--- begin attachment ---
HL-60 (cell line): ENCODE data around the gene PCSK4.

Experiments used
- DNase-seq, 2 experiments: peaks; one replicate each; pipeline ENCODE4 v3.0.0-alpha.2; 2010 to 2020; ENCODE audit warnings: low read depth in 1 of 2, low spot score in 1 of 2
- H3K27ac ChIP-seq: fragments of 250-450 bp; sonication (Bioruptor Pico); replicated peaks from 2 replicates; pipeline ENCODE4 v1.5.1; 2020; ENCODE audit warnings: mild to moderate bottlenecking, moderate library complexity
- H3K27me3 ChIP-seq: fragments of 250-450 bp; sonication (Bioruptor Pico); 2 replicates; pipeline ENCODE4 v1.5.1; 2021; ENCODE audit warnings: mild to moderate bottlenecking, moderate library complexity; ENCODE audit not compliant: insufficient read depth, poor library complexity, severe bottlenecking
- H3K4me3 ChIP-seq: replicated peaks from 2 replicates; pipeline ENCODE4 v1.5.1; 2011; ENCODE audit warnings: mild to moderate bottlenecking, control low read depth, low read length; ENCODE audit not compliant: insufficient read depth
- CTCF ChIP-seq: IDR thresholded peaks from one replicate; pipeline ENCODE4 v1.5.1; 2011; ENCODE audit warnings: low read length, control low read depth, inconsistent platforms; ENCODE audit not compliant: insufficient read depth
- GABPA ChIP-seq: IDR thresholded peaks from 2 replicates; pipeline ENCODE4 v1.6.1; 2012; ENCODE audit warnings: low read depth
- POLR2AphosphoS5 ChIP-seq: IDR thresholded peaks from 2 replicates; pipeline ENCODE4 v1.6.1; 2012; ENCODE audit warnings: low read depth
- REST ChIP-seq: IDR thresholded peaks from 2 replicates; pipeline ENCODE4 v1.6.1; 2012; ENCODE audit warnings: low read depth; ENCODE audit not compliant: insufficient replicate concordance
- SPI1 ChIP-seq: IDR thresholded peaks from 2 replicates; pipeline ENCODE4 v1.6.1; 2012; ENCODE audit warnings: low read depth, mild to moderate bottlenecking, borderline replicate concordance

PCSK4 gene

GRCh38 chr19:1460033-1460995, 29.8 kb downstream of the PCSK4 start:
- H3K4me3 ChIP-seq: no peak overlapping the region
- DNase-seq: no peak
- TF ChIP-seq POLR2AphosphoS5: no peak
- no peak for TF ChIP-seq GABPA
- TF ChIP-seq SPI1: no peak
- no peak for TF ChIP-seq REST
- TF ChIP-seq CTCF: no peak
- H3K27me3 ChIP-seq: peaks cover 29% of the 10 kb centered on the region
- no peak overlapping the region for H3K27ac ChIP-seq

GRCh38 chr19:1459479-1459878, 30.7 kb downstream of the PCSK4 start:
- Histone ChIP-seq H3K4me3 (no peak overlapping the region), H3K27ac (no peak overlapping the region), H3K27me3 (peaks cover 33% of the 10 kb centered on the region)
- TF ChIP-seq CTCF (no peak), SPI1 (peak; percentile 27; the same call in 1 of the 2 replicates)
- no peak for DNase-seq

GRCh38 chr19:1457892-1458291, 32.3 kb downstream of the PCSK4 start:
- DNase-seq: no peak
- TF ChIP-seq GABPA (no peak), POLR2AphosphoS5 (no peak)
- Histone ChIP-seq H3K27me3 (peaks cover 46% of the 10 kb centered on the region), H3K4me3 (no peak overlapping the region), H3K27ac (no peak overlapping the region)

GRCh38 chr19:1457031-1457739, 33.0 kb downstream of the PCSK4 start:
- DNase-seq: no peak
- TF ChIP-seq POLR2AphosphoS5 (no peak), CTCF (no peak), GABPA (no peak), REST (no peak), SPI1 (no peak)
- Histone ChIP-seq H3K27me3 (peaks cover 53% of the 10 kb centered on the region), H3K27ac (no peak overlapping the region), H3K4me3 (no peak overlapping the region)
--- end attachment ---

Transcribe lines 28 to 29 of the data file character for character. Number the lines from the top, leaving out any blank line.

- DNase-seq: no peak
- TF ChIP-seq GABPA (no peak), POLR2AphosphoS5 (no peak)